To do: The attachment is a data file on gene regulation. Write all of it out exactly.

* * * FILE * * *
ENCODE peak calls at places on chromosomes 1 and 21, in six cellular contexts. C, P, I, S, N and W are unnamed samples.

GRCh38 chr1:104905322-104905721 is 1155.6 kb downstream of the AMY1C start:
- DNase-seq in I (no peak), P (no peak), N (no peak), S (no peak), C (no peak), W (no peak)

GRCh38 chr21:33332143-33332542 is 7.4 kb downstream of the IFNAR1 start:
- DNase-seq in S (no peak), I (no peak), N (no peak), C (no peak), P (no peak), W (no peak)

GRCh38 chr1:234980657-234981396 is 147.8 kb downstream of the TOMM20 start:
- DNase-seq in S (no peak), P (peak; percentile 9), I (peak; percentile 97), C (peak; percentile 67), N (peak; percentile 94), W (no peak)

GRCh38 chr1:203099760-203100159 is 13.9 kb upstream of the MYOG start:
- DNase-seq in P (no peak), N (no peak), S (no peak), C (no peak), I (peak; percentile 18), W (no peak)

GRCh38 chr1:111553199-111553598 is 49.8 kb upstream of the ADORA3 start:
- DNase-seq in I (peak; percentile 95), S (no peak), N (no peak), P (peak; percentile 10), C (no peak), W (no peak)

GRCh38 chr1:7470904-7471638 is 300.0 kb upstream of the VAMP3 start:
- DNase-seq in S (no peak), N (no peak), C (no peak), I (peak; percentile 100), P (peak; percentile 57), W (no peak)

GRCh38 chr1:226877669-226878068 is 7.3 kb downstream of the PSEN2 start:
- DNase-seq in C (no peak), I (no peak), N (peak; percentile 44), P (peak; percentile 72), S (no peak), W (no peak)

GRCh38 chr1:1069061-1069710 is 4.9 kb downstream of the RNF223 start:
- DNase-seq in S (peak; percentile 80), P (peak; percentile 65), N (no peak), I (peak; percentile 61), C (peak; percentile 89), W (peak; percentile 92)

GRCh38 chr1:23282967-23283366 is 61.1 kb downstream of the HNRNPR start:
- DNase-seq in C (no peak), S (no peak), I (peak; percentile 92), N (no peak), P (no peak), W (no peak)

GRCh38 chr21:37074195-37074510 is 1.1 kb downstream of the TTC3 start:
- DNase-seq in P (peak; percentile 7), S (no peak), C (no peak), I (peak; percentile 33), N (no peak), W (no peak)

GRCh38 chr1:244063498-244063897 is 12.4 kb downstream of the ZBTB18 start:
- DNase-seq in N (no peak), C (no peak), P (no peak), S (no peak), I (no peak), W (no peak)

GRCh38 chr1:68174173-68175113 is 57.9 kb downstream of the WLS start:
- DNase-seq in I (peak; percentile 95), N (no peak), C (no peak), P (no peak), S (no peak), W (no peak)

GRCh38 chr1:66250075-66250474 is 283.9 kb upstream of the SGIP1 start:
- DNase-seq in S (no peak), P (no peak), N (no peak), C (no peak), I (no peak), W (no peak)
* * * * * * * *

ENCODE peak calls at places on chromosomes 1 and 21, in six cellular contexts. C, P, I, S, N and W are unnamed samples.

GRCh38 chr1:104905322-104905721 is 1155.6 kb downstream of the AMY1C start:
- DNase-seq in I (no peak), P (no peak), N (no peak), S (no peak), C (no peak), W (no peak)

GRCh38 chr21:33332143-33332542 is 7.4 kb downstream of the IFNAR1 start:
- DNase-seq in S (no peak), I (no peak), N (no peak), C (no peak), P (no peak), W (no peak)

GRCh38 chr1:234980657-234981396 is 147.8 kb downstream of the TOMM20 start:
- DNase-seq in S (no peak), P (peak; percentile 9), I (peak; percentile 97), C (peak; percentile 67), N (peak; percentile 94), W (no peak)

GRCh38 chr1:203099760-203100159 is 13.9 kb upstream of the MYOG start:
- DNase-seq in P (no peak), N (no peak), S (no peak), C (no peak), I (peak; percentile 18), W (no peak)

GRCh38 chr1:111553199-111553598 is 49.8 kb upstream of the ADORA3 start:
- DNase-seq in I (peak; percentile 95), S (no peak), N (no peak), P (peak; percentile 10), C (no peak), W (no peak)

GRCh38 chr1:7470904-7471638 is 300.0 kb upstream of the VAMP3 start:
- DNase-seq in S (no peak), N (no peak), C (no peak), I (peak; percentile 100), P (peak; percentile 57), W (no peak)

GRCh38 chr1:226877669-226878068 is 7.3 kb downstream of the PSEN2 start:
- DNase-seq in C (no peak), I (no peak), N (peak; percentile 44), P (peak; percentile 72), S (no peak), W (no peak)

GRCh38 chr1:1069061-1069710 is 4.9 kb downstream of the RNF223 start:
- DNase-seq in S (peak; percentile 80), P (peak; percentile 65), N (no peak), I (peak; percentile 61), C (peak; percentile 89), W (peak; percentile 92)

GRCh38 chr1:23282967-23283366 is 61.1 kb downstream of the HNRNPR start:
- DNase-seq in C (no peak), S (no peak), I (peak; percentile 92), N (no peak), P (no peak), W (no peak)

GRCh38 chr21:37074195-37074510 is 1.1 kb downstream of the TTC3 start:
- DNase-seq in P (peak; percentile 7), S (no peak), C (no peak), I (peak; percentile 33), N (no peak), W (no peak)

GRCh38 chr1:244063498-244063897 is 12.4 kb downstream of the ZBTB18 start:
- DNase-seq in N (no peak), C (no peak), P (no peak), S (no peak), I (no peak), W (no peak)

GRCh38 chr1:68174173-68175113 is 57.9 kb downstream of the WLS start:
- DNase-seq in I (peak; percentile 95), N (no peak), C (no peak), P (no peak), S (no peak), W (no peak)

GRCh38 chr1:66250075-66250474 is 283.9 kb upstream of the SGIP1 start:
- DNase-seq in S (no peak), P (no peak), N (no peak), C (no peak), I (no peak), W (no peak)